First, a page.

Move the Metro



Mikaela Rabizadeh media editor
Catherine Gagulashvili copy editor
The underlying purpose of implementing an underground metro system is to generate the most efficient, fruitful transportation system for all parties of a community.  Essentially, a metro is supposed to bring a city together, not tear one apart. It is, in theory, a beautiful concept, one that strives to make communities more interconnected. However, by choosing a route passing underneath our campus, it poses a threat to the health and productivity of those who inhabit the school on a regular basis and must be challenged by those in opposition to this route. The Metro promises growth in community with the development of public transportation; however, their actions achieve just the opposite.
To put it simply: in a climate where the plethora of shootings and bomb threats are on our minds each time we enter our school gate, we should not also have to worry about the possible health issues posed by the methane gas and hydrogen sulfide on our campus. Since when did going to school become a threat to our wellness?
Regardless, students have been taking initiative to educate themselves about potential health risks posed by the drilling a subway line beneath our school. They have done so by forming the Student Action Coalition (SAC) to oppose Metro’s presence under our campus, attending informational meetings hosted by Metro and taking a stand as involved community members. Unfortunately, Metro has not addressed said risks with irrefutable, hard facts.
The Metro’s responses to cancer risks differ from calculations put forth by the district. The discrepancies and misinformation between the two parties leave uncertainty regarding the likelihood of potential risk. This problem, quite simply, boils down to a yes or no question: Is the installation of the new Metro route completely and reassuringly safe for those on campus? There should be no doubts when it comes to a topic so serious as students and staff potentially being exposed to carcinogenic chemicals on campus.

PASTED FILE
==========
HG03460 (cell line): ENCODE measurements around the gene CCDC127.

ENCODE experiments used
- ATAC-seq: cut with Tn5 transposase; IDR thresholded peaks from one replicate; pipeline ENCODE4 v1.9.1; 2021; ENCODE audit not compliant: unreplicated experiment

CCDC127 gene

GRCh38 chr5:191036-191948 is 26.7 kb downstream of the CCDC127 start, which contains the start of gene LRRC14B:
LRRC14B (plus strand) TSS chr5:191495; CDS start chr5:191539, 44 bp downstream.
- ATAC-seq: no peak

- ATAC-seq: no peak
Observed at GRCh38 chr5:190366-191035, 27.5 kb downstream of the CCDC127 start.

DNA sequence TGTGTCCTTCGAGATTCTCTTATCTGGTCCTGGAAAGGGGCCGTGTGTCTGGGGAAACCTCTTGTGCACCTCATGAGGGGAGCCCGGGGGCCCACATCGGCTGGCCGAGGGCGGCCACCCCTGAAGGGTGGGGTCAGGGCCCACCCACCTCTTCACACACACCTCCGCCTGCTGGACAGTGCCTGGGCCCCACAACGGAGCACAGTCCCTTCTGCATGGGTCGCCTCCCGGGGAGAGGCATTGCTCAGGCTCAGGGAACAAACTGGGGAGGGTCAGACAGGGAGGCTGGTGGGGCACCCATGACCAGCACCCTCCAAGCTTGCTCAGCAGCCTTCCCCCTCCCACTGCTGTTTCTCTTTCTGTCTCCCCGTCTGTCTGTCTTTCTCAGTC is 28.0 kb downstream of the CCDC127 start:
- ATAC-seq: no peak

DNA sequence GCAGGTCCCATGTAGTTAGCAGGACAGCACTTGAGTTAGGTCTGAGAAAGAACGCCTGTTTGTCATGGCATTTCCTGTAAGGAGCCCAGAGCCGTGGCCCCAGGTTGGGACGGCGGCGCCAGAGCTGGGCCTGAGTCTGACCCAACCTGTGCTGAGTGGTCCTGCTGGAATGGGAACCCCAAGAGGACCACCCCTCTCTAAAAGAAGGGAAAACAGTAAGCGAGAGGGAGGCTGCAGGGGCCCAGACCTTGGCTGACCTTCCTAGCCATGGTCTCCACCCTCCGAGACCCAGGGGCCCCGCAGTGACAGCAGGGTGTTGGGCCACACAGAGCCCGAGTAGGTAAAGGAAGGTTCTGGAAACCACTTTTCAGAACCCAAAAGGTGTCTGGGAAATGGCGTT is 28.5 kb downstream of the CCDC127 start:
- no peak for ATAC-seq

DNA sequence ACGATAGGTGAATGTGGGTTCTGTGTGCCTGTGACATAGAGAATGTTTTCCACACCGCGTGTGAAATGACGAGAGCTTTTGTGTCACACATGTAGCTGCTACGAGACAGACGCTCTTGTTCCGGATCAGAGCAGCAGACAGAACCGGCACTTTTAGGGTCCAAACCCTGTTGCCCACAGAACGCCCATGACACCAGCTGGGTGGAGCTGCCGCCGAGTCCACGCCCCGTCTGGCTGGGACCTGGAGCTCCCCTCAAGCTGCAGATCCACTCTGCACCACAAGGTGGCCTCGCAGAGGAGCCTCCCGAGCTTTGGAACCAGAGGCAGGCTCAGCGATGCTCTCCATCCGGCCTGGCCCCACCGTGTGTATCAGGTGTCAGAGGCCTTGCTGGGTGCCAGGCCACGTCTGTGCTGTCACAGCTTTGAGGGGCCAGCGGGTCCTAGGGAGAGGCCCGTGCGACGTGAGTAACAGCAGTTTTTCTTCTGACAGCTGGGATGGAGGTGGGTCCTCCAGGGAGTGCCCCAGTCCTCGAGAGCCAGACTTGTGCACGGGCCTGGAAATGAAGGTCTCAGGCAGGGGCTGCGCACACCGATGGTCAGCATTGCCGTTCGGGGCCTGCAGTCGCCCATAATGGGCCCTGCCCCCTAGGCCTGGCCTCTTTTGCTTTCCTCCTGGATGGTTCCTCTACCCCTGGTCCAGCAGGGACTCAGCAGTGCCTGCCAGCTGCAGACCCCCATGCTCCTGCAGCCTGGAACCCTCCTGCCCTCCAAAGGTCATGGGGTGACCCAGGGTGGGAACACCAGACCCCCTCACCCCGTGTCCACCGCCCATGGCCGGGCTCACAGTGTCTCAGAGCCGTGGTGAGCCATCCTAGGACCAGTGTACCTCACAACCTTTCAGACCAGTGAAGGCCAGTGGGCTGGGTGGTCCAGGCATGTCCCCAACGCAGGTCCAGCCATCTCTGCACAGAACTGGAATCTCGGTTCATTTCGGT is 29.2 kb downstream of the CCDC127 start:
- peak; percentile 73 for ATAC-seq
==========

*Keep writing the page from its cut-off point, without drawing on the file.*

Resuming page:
Thus far, student comments to Metro’s ambiguity on the topic have been met with the responses, “I don’t know” or “I’m not the right person to ask.” If there are tests and data backing up all the information, the vague and bureaucratic language that Metro loves to entertain must be dropped and the health risks must be directly addressed.
As we fall into this perpetual “he said, she said” stalemate, the Metro must stick to its original priority to support and service the community. It seems that, in the process, their priorities have shifted to personal benefit. This past January, Metro sales dropped to an all-time low for the decade. By implementing their system directly under Century City, Metro lands on an economic goldmine, which may be one reason why they so diligently refused to hear the cries of our community. Metro is showing us that their thirst for increased sales trumps the health of our school community.
Our safety is more important than any number of zeros on a check. We are worth more than a business strategy. As students, we can demand answers and show we care to learn about possible health risks by joining SAC and attending Metro community forums and meetings. Together, we can overcome Metro’s attempts to silence our community. We can have our voices be heard.